In the current study, UPLC-HDMS method was first developed for the determination of intrarenal lipid species in CRF rats induced by adenine. Univariate and multivariate statistical analysis were performed for choosing differential lipid species in adenine-induced CRF rats compared with control rats, and the differential lipid species were identified accordingly. We further demonstrated the intervening effect of n-hexane extracts of PPU and ergone on differential lipid species in CRF rats to reveal the biochemical mechanism of PPU against renal fibrosis.

Materials and Methods

Chemicals and Reagents

Adenine (batch Number: A8626, Purity 99.0%) and formic acid solution (ref BCBB6918, purity 50%) were purchased from Sigma Chemical Co., Ltd. LC-grade methanol and acetonitrile were purchased from the Baker Company. Ultra high purity water was prepared using a Milli-Q water purification system. Other chemicals were of analytical grade and their purity was above 99.5%.

Preparation of N-hexane Extract and Ergone of Polyporus Umbellatus

PPU (lot nos 079001) was purchased from Shaanxi Best Enterprise Group Co., Ltd. and was identified by Prof. Feng Wei (National Institutes for Food and Drug Control). A voucher specimen (Z150319) was deposited at the Faculty of Life Science and Medicine, Northwest University, Xi’an, Shaanxi. Crushed PPU (2.3 kg) was extracted three times with methanol at room temperature. The combined extracts were concentrated in vacuum to yield 25.65 g of brown crude extract. The methanol extract of sclerotias was dissolved in 80% MeOH and extracted (partitioned) with n-hexane. 15.48 g of the n-hexane extract were obtained.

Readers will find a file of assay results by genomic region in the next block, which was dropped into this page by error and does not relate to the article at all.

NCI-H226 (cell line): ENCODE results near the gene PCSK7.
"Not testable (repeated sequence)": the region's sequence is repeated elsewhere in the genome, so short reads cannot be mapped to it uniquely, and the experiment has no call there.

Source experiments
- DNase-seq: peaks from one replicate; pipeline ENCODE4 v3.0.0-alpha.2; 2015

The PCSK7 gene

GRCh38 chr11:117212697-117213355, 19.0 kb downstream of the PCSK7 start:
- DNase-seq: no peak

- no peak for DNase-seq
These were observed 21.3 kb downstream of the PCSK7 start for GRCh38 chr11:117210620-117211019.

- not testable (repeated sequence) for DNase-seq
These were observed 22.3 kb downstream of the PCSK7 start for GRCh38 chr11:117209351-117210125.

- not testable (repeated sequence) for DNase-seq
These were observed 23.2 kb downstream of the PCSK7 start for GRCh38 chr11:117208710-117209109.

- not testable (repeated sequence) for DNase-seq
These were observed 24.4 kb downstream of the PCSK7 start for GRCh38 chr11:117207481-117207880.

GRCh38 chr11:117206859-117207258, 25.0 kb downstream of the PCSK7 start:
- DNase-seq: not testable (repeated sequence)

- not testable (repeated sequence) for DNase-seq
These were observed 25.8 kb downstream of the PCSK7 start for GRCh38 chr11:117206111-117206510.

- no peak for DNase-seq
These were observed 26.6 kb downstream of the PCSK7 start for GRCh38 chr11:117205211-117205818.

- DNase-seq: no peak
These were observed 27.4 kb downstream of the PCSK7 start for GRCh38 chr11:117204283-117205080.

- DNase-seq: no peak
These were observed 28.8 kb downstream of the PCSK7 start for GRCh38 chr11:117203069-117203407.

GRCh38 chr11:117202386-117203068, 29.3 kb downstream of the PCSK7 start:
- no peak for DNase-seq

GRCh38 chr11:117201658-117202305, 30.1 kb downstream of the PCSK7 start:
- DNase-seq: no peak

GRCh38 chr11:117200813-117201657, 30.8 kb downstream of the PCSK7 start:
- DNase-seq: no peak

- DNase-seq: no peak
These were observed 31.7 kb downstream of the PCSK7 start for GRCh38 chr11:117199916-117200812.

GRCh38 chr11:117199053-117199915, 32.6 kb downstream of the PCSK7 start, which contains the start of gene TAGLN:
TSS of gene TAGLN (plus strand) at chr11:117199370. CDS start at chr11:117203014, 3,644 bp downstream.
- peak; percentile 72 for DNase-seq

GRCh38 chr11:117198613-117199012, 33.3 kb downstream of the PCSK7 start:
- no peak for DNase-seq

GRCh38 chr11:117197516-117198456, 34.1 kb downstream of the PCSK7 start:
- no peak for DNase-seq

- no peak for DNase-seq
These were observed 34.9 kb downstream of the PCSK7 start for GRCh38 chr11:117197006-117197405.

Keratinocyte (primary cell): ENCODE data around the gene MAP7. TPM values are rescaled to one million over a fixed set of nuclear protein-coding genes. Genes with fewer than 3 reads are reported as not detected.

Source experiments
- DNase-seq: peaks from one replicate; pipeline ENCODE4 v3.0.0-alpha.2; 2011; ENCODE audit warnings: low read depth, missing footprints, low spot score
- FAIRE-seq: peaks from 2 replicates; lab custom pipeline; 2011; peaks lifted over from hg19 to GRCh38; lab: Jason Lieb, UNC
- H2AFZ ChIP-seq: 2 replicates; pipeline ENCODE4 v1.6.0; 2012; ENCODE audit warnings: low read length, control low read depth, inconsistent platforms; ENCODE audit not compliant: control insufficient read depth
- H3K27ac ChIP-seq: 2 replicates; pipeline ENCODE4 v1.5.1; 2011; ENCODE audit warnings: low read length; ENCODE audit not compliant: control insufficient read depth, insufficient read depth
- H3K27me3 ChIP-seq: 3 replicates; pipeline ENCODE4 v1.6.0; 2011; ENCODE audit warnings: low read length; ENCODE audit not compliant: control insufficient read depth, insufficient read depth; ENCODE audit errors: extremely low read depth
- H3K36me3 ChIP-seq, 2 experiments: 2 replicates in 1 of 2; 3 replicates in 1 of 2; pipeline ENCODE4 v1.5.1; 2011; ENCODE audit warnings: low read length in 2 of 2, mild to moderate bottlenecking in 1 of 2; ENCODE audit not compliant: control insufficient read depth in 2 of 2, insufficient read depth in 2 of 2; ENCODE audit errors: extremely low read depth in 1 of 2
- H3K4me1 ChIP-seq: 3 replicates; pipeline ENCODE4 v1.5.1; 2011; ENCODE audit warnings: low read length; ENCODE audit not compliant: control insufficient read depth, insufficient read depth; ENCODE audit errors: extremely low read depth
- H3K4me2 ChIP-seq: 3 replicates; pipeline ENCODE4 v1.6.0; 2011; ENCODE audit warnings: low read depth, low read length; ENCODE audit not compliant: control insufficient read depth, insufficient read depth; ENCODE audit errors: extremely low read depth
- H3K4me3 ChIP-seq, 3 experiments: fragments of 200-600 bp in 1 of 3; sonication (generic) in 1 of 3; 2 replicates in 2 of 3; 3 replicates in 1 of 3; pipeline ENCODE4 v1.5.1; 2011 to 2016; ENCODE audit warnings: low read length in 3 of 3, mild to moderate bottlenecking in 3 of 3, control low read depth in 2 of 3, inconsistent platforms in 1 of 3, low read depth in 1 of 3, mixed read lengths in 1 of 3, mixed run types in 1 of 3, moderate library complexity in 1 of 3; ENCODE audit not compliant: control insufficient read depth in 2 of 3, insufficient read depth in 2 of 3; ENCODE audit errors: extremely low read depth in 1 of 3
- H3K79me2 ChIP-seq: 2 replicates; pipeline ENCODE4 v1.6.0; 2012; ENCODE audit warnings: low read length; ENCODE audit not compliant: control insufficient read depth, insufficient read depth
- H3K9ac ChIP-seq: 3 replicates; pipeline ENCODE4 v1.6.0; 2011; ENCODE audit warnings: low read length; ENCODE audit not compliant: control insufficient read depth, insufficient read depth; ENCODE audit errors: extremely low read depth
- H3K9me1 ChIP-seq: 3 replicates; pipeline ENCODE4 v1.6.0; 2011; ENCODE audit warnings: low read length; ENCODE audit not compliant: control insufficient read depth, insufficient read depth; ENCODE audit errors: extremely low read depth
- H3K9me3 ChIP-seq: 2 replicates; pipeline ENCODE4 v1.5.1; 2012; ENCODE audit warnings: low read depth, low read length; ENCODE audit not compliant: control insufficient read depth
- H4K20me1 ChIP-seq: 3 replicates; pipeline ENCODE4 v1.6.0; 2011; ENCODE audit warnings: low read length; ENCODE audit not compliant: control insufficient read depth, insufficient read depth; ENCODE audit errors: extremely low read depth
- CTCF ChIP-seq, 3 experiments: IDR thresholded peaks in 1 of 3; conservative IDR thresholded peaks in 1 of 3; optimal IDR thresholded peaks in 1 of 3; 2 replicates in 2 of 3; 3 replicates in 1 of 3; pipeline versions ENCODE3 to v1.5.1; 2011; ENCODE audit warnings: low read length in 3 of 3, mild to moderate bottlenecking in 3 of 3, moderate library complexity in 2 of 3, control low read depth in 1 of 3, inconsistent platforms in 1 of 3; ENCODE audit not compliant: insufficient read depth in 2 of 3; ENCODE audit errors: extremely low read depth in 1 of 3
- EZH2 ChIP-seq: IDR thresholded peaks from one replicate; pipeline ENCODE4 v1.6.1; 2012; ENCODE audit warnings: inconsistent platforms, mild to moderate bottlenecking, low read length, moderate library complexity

The dried n-hexane extract (15 g) was chromatographed on a silica gel column (200–300 mesh). Elution was performed using a solvent mixture of n-hexane/chloroform (2000 ml) with increasing amount of chloroform and similar fractions, identified by TLC G254, were combined to yield 5 main fractions [A, B, C, D, E]. Successive fractions were collected and dried under vacuum using a rotary evaporator. The fraction with n-hexane/chloroform B, C, D and E were tested for their biological activity. Fractions B were further purified by column chromatography, and compound ergone was separated and identified (Supplementary Figure S1) based on our previous study (Zhao et al., 2009a). Ergone purity is 99.9% determined by using high performance liquid chromatography as described previously (Zhao et al., 2009a).